BHL is a super capitalist, a politician, a (very courageous, borderline insane) journalist, a normalien, a presidential adviser (many presidents), a public intellectual, and a “new philosopher”. I think I run philosophical circles around him, but, still, I take him very seriously. Although, as a billionaire, he never had to worry with academia, he is, clearly, one of the top leading philosophers.

      BHL has not hesitated to engage Badiou (and many other academics) in war. And often I must recognize he is right.


    • Lovell Says:

      Dear Patrice,
      I think the Vatican church is inherently evil. Its God-belief scam is just a cover for protecting its enormous wealth and its wealth generating business. It’s a fierce defender of the status quo and a leading proponent of the global conservative movement.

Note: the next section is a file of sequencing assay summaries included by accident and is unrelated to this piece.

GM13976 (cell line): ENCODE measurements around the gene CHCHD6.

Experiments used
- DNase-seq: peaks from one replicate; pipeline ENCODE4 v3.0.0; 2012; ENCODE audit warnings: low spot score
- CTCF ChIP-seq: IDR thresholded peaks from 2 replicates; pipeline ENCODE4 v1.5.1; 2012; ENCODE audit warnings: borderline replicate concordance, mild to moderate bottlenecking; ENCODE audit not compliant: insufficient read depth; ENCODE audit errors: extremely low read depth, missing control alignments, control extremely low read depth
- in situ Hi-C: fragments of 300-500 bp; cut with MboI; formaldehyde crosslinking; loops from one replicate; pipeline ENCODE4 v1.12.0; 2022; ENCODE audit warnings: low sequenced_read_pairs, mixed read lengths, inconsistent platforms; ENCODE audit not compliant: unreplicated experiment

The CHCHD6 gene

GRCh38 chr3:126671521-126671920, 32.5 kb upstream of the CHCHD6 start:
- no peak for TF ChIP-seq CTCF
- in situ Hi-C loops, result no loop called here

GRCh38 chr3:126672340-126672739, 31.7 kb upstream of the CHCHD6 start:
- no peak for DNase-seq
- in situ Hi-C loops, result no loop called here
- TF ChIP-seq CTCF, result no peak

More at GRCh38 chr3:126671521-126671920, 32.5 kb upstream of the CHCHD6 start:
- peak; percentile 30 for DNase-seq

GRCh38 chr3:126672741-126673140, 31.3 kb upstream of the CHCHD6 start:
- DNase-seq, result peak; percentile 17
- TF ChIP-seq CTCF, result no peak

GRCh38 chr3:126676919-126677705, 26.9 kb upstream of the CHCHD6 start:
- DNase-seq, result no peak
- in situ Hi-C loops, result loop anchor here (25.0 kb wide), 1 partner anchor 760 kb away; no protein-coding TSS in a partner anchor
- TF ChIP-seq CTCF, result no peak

It hates the glare of the Enlightenment because its dogma couldn’t stand intellectual scrutiny. And that is why maybe they excommunicated TdC, banned his books, and exiled him to China where, working as a paleontologist, he co-discovered the Peking Man.


      • Patrice Ayme Says:

        dear Lovell: the evil of the Vatican is a complex subject. The Franks (Charlemagne) made the Vatican powerful. Carlus Magnus outright gifted land to the bishop of Rome (who had just crowned him emperor, catching, of course, Charlemagne by surprise, or so he pretended).

        But one should not forget that, 2 centuries later, the Vatican was seized by a Muslim army, arrived by surprised from the sea. The Muslims were finally chased by a Frankish army. The final liberation of Italy-Sicily took another two centuries or so…

        So maybe the Vatican, complete with its criminal tendencies, ought to be seen as supplementary bulkward against Islam, craftily planted by the Franks, in the Asimov “Foundation” style… Just an idea…

        I did not remember TdC had been excommunicated…


      • Lovell Says:

        The Inquisition chamber in Vatican (Congregation of the Doctrine of the Faith) issued a Monitum on him.